For some reason, we all used our forks to emphasize a point. My sisters and I were expected to have opinions and encouraged to express and defend our viewpoints. But we also had to listen, no interruptions allowed. If we wanted to interject something we’d raise our hand and say, “Pido la palabra?” (may I say a word?).

I learned the art of conversation at our dining table. Only later in life did I learn that it’s an incredibly useful skill in business and essential in love. Mexicans love to “platicar” (to talk–the word “converse” just doesn’t relay the meaning for me). My parents wanted us to learn how to engage in wordplay, tell a good story, and deliver a joke. Once we were deemed amusing and relaxed enough, we would be invited to join the adults at the sobremesa—sitting at the table after a meal, often for hours. If the conversation got raunchy, a simple glance from my father told us we were dismissed.

The training went beyond “please, thank you, yes ma’am, no ma’am, and excuse me.” We were never to address adults by the first name, unless they were employees. Boys stood up when introduced, never offered their hand to shake unless invited to, opened doors, helped take off and put on coats, pulled chairs out for women and girls they were forbidden to touch “even with the petal of a rose.” Girls were expected to help in any way needed and be “ladylike.” If I sat with my legs splayed, even while wearing jeans, my grandmother would say, “Mija, just imagine what you would look like if you were nude.”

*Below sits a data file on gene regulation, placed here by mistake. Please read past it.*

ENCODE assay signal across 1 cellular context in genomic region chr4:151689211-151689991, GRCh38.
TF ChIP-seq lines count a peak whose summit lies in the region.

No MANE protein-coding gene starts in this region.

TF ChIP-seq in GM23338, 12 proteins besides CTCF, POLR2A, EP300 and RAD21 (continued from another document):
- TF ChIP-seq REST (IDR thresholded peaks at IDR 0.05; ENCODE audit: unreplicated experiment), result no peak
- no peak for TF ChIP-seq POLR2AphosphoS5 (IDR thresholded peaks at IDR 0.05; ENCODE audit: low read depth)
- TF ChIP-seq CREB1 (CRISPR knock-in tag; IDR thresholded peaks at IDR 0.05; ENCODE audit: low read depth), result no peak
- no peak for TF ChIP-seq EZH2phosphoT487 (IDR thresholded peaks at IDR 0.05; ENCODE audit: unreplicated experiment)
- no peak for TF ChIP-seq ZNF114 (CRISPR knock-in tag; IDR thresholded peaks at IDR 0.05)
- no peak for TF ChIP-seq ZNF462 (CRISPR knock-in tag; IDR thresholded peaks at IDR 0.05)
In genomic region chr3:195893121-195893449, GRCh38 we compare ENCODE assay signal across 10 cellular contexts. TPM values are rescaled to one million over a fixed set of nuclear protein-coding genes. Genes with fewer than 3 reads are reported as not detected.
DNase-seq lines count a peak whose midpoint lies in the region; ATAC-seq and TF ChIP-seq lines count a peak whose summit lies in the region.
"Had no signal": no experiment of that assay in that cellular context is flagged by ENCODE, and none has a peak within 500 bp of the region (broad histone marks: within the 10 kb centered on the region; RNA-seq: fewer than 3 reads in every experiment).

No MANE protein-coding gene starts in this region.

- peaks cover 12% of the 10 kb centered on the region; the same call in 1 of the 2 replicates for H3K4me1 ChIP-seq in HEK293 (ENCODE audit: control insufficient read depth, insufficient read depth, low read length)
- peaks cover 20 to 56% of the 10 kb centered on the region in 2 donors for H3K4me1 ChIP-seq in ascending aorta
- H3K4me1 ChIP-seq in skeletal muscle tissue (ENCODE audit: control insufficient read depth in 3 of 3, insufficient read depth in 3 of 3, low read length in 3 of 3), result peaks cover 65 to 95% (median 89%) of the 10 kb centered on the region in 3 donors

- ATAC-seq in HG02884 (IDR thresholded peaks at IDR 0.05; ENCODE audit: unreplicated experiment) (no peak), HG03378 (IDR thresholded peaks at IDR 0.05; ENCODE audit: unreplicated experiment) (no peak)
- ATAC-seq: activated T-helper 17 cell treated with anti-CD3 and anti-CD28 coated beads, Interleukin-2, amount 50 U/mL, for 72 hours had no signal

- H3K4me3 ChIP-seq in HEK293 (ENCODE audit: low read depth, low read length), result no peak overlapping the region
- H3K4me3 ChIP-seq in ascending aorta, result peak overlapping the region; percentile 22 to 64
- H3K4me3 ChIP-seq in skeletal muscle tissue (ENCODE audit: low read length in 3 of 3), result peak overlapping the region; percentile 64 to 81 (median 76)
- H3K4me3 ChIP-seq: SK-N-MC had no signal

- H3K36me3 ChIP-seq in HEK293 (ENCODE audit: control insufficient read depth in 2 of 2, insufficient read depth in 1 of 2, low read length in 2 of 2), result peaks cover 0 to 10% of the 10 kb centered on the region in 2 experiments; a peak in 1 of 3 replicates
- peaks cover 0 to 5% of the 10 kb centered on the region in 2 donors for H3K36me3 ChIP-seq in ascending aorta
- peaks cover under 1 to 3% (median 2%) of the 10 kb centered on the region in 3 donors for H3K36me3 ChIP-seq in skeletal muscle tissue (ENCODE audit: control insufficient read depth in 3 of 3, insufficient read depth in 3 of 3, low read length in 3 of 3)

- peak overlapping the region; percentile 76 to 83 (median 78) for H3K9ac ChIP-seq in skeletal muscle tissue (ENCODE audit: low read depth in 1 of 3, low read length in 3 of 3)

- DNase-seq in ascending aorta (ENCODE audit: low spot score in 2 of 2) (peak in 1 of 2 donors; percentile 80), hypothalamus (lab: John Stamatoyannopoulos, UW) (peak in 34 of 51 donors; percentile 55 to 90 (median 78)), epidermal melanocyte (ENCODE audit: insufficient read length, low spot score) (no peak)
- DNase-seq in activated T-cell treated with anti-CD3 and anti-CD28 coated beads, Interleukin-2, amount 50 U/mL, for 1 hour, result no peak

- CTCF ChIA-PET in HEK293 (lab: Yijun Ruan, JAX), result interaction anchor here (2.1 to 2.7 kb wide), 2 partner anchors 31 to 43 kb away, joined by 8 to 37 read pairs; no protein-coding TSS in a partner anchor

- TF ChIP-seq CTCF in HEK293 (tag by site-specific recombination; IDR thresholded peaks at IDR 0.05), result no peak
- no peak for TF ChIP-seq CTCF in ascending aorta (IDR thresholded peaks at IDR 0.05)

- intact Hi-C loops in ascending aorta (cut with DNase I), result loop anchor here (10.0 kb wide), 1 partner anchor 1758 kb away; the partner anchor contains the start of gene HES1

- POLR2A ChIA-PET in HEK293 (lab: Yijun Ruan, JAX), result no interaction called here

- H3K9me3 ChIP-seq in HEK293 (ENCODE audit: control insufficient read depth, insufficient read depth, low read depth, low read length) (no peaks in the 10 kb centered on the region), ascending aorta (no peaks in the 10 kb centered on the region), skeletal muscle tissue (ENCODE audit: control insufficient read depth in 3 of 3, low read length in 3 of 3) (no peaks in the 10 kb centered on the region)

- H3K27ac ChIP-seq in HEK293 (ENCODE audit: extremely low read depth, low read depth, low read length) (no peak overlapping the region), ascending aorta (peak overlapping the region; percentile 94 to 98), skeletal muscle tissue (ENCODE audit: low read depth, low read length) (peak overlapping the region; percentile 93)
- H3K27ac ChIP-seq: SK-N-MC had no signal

Many of our friendships were three-generational, and we spent time in the city homes of friends just as their children visited the ranch. There were strict rules about what constitutes being a good guest: Take a thoughtful hostess gift. Never put your suitcase on a bedspread. Make your bed in the morning and strip it when you leave. Offer your services for whatever may be needed. Most importantly, send a thank-you note. Of all the lessons I learned from my mother, that one has been the most valuable. I am convinced that thank-you notes opened doors for me everywhere I went.